This section is from the book "The Standard Cyclopedia Of Horticulture Vol2", by L. H. Bailey. See also: Western Garden Book: More than 8,000 Plants - The Right Plants for Your Climate - Tips from Western Garden Experts.
(J. L. Calandrini, Genevan botanist, who wrote an important thesis in 1734). Portulacaceae. Fleshy, spreading or nearly trailing plants, sometimes cult, in borders and rockeries, or used for edgings in sunny places.
Flowers red or pink or rose-color, of short duration; petals 3-7; sepals 2; stamens 5 (or 3) to 12; style with 3 branches: leaves alternate, narrow. - About 60 species, Brit. Col. to S. Amer. and in Austral. Annuals and perennials, but the latter mostly treated as annuals; not much grown in gardens.
A. Flowers in a short umbel-like cluster. umbellata, DC. Perennial, 4-6 in.: leaves linear and hairy: flowers in a corymb, or umbel-like terminal cluster, bright crimson. Peru. R.H. 1853:5. - The C. umbellata of gardens is hardy in many parts of the U. S.; in New York it should be planted in a well-sheltered position, or provided with ample protection in winter; sometimes it acts like the biennials, but, as seeds are produced very freely, young seedlings spring up constantly between the old plants, and one does not miss the few which may decay during the second year; the plant forms a very neat, slightly spreading tuft; flowers are produced in many-flowered umbels, terminal, numerous, and large, glowing crimson-magenta, saucer-shaped, very showy. June to Nov. Full exposure to sun, and light sandy soil, are needed to bring out the rare beauty of these plants. The flowers close up when evening comes, like the annual portulacas, but they reopen on the following day. In the sunny sloping part of a rockery, even when quite dry, or among other low plants in a bed or border, they are highly satisfactory. Although perennial, it may also be treated like the annuals, as it flowers the first summer as freely as afterwards.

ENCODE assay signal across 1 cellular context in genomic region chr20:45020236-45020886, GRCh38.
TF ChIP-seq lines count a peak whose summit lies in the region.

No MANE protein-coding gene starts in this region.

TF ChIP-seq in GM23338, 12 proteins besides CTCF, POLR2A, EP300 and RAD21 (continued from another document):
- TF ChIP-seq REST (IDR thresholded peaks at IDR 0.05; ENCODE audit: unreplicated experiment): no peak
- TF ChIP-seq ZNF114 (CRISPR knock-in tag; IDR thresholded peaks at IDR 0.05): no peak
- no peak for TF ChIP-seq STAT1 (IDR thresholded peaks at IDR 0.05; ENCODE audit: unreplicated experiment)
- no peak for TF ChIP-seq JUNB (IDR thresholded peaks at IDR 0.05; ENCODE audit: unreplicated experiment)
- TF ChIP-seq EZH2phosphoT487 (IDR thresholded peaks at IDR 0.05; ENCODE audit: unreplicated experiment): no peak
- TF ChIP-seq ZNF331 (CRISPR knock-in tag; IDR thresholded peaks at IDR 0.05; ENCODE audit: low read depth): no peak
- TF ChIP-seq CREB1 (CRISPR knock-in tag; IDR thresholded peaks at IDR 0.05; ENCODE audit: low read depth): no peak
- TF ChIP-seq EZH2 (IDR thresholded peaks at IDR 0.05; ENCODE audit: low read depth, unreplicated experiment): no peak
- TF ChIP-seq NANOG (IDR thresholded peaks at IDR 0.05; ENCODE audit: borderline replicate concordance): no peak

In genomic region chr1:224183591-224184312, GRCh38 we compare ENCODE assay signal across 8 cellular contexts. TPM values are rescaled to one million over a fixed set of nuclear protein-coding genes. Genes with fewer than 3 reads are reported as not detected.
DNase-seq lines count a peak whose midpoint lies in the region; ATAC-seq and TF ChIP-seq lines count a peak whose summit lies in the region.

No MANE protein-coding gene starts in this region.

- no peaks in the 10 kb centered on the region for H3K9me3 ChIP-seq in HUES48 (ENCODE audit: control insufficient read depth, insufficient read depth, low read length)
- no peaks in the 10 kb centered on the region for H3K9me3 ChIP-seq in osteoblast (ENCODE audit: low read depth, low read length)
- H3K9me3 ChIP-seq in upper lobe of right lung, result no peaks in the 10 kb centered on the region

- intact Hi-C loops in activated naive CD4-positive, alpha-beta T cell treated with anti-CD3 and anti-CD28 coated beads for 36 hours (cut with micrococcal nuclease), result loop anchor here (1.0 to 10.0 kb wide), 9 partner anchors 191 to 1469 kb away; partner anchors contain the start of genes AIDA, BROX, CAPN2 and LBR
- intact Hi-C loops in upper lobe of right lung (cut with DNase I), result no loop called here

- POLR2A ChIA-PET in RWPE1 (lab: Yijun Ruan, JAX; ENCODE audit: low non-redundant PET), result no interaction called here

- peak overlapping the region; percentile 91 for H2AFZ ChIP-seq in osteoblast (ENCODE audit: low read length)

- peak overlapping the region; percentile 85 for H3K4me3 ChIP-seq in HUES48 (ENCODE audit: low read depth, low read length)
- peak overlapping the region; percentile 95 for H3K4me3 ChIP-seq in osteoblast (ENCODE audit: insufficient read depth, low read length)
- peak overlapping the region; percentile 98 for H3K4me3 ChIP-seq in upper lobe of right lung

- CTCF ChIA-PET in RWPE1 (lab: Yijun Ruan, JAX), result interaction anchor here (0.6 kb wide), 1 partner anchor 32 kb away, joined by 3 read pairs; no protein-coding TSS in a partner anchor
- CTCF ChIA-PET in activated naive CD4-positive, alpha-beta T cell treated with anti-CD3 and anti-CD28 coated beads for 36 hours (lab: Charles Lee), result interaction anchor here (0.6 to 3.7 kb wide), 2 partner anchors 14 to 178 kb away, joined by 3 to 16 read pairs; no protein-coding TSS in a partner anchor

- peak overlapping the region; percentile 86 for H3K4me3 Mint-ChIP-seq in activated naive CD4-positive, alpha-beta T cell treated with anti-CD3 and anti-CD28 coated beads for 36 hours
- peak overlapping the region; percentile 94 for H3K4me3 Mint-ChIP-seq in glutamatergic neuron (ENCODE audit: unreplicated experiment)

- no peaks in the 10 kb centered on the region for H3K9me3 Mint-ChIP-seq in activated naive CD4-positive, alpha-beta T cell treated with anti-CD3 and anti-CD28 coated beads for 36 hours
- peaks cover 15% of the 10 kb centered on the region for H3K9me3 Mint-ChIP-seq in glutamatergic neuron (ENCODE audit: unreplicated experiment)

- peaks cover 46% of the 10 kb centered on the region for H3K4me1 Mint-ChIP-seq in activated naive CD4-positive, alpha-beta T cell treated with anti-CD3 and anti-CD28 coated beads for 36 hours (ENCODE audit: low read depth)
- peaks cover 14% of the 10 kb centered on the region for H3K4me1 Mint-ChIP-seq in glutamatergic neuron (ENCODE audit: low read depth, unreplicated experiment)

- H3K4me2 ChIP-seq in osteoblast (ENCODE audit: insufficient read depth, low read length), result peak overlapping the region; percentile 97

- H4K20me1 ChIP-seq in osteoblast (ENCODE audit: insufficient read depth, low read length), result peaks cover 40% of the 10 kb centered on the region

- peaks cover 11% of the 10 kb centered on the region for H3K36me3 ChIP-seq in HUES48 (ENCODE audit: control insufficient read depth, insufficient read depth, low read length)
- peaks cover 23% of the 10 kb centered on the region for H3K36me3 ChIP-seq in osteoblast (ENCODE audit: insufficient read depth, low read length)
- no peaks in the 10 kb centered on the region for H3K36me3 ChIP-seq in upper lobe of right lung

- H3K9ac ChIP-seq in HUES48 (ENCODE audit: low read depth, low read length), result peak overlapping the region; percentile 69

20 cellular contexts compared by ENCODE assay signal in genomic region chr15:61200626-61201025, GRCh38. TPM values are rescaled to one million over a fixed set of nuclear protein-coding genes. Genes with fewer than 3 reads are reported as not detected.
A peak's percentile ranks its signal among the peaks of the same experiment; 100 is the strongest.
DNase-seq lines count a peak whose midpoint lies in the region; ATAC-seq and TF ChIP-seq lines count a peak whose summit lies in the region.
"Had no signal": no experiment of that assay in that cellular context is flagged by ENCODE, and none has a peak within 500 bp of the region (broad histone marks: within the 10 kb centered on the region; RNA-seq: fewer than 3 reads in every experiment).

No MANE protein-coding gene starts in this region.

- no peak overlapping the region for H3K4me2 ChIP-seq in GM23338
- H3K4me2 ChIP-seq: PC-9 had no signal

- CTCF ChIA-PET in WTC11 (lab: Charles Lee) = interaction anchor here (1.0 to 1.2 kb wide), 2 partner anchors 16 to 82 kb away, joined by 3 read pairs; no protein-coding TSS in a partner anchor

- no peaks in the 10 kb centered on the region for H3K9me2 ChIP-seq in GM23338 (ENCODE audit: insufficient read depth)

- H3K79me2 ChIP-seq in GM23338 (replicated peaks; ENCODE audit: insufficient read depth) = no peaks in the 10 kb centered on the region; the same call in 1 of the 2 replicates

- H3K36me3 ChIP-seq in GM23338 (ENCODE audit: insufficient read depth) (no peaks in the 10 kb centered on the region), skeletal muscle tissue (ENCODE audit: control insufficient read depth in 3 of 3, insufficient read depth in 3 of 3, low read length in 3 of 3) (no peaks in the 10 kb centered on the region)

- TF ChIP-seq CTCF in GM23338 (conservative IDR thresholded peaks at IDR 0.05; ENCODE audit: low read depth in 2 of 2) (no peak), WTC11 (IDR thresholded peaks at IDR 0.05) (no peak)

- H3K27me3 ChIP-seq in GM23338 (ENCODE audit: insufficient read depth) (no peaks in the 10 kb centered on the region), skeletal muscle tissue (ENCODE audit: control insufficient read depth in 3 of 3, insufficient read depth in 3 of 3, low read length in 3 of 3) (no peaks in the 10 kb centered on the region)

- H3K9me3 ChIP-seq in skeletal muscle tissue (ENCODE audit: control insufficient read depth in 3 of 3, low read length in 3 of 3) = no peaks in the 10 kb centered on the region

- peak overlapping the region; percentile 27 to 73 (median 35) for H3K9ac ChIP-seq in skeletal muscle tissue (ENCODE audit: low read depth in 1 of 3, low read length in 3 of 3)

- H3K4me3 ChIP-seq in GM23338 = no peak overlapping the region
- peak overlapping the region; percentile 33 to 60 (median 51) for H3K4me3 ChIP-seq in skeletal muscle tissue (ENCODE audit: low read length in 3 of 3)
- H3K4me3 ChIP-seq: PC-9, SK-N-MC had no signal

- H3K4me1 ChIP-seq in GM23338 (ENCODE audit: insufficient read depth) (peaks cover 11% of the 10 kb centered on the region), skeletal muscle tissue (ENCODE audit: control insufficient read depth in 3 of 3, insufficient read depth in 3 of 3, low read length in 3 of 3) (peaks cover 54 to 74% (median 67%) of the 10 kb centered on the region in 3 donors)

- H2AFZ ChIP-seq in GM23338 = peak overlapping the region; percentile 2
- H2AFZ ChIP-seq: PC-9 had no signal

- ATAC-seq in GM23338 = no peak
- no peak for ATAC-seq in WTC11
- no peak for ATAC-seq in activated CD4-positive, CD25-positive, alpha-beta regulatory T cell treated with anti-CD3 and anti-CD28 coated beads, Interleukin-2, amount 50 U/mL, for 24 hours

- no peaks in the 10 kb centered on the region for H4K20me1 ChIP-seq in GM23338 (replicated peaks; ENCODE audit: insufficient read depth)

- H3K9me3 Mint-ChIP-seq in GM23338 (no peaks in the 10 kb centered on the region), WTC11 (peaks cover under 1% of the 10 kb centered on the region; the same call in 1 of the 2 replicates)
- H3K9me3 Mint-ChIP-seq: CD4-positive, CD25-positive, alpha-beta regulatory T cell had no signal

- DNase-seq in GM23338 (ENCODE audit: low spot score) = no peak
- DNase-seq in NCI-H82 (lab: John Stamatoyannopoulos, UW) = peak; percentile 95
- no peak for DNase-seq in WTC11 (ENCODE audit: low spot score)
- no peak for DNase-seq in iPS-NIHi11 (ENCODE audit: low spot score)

Can be prop, by cuttings.
aa. Flowers in longer clusters, pedicels often more or less drooping.
Schrad. (C. elegans, Hort.). Perennial, 1-2 1/2 ft.: leaves fleshy, spatulate to obovate, purple beneath, gray-green above, blunt: flowers bright light purple, 2 in. across, with yellow stamens. Chile. B.M. 3357.
Menziesii, Torr. & Gray (C. speciosa, Lindl.). Red Maids. Annual: 3-12 in. high, with green herbage, glabrous, or nearly so: leaves linear, or spatulate-oblanceo-late: flowers rose-red or purple, rather large and long-peduncled (petals 1/2 in. long). Calif., N. B.R. 1598. - Variable. There is a white-flowered variety advertised.
Lindl. Perennial, 1-3 ft.: much like C. discolor, but leaves oval and pointed, narrowed to petiole, green, 4-8 in. long: flowers somewhat smaller, light purple. Chile.
Otto. & Dietr. Perennial, 2 ft.: leaves lance-spatulate or rhomboid, 1 1/2 in- long, somewhat pointed: flowers bright purple, 2 in. across. Chile. - Said to produce seed seldom; prop, by cuttings.
Buridgii, Hort. Annual, 1 ft.: leaves linear-lanceolate, smooth: flowers many, small, copper-rose or brick-red, in leafy clusters. S. Amer.
Griseb. One ft., loosely branched: leaves rather large: flowers and buds rose-colored: fruit orange-yellow, persisting. Argentina.
C. oppositifolia, Wats.=Lewisia oppositifolia.
J. B. Keller. L. H. B.